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Posted on 12.28.2015 Under Legislative

Legislative Report for MAT

Judy Augenstein, pharm Legislative Consultant

December 2015

The Legislature recessed this week after passionate debate on an array of issues. The debate on medicinal marijuana was active, but the bill did not complete legislative action.  The Senate did not take up the energy bills passed by the House. The Flint water issue, fracking, the Health Insurance Reform Claims Tax (Obamacare) and campaign finance reform were all laid over to 2016.

Senate Democrats accused majority Republicans on Wednesday of trampling over Senate protocols in an effort to limit debate on controversial legislation to end the straight ticket voting.  Senate Democrats were especially heated with their colleagues across the aisle on when, after hours of recessing and no voting, Republicans decided to vote on a bill eliminating straight-ticket voting at the eleventh hour.
The day in the Senate began as running through its tentative agenda that had been sent out on Tuesday night after another 12-hour-plus session. By noon on Wednesday, the chamber had whizzed through that agenda and recessed until 2 p.m.
Senate Majority Leader Arlan Meekhof (R-West Olive) after session on Tuesday had already indicated his caucus would follow the lead of Senate Elections and Government Reform Committee Chair Sen. Dave Robertson (R-Grand Blanc), who was adamantly opposed to the tie bar included by the House of the elimination bill, SB 13*, with HB 4724*, providing for “secure” no-reason absentee voting. The tie-bar was allegedly critical for the House GOP – it eventually reversed course and assented to dropping it – but never settled well in the Senate.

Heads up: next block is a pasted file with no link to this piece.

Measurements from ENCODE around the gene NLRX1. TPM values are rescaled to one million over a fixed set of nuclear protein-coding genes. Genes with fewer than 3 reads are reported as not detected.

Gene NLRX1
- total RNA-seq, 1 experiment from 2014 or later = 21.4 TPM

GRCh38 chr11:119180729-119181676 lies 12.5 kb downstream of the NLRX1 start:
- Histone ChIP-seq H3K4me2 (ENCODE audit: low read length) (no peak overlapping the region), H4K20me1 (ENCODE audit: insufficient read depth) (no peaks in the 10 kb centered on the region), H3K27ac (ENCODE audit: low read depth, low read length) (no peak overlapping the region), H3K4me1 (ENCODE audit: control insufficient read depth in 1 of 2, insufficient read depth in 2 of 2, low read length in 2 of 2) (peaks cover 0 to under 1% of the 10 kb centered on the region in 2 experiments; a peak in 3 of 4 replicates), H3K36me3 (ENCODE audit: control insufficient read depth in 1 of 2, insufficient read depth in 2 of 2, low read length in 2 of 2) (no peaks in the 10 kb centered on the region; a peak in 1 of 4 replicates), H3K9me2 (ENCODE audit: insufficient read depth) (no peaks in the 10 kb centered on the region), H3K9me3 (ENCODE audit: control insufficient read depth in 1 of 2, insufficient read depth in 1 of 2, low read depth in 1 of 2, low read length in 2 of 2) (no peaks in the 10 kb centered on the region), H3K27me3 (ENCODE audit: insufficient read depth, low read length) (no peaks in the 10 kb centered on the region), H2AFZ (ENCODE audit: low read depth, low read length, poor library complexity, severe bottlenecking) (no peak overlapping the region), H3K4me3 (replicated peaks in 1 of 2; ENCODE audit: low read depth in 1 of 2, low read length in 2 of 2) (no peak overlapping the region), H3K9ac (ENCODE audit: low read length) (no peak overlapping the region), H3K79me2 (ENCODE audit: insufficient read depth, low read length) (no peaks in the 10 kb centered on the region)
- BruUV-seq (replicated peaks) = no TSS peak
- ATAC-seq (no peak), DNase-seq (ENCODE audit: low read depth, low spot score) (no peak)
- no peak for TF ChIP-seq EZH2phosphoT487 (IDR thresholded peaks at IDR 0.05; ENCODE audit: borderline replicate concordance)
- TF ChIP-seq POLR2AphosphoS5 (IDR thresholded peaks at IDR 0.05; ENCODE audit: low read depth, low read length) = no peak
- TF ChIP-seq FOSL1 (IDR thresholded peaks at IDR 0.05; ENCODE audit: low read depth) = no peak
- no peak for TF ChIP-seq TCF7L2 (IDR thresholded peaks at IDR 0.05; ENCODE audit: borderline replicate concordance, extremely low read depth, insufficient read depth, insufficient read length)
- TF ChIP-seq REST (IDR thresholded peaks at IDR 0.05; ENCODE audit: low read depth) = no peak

Several hours passed when the Senate returned from recess in mid-afternoon, and by roughly 5:30 p.m., Senator Meekhof’s spokesperson indicated that the caucus would be waiting on another bill, SB 571*, to come from the House, but would not do straight-ticket voting elimination that day. She also said the Senate would adjourn for the year, meaning the issue would not be taken up again for about a month while the Legislature was on break for the holiday.
And all seemed to continue heading in that direction too, as Senate Majority Floor Leader Mike Kowall (R-White Lake Township) made a motion for statements shortly thereafter. The statements from both sides of the aisle were generally jolly in nature, wishing best wishes to colleagues and complimenting one another on the professional tone of the Senate for its first year of most of the senators’ second terms.
Senator Meekhof, in his speech, even noted how the Senate had passed more than 400 bills together in 2015, many in a bipartisan fashion. Then just as it seemed the Senate would adjourn, Mr. Kowall asked for a “very brief recess.”

The tone changed dramatically over the next three hours, and with it came creeping insecurities from straight-ticket voting elimination opponents that the bill would still come up.  First, Senator Robertson called for a Senate Republican caucus. Upon emerging from it, Senator Kowall then made a motion to concur in the House substitute on SB 13, and proposed amendments lit up the list of actions that would need to be fulfilled before taking a concurrence vote. Among those amendments was one by Senator Robertson that, as Senator Meekhof suggested the night before, broke the tie-bar with HB 4724.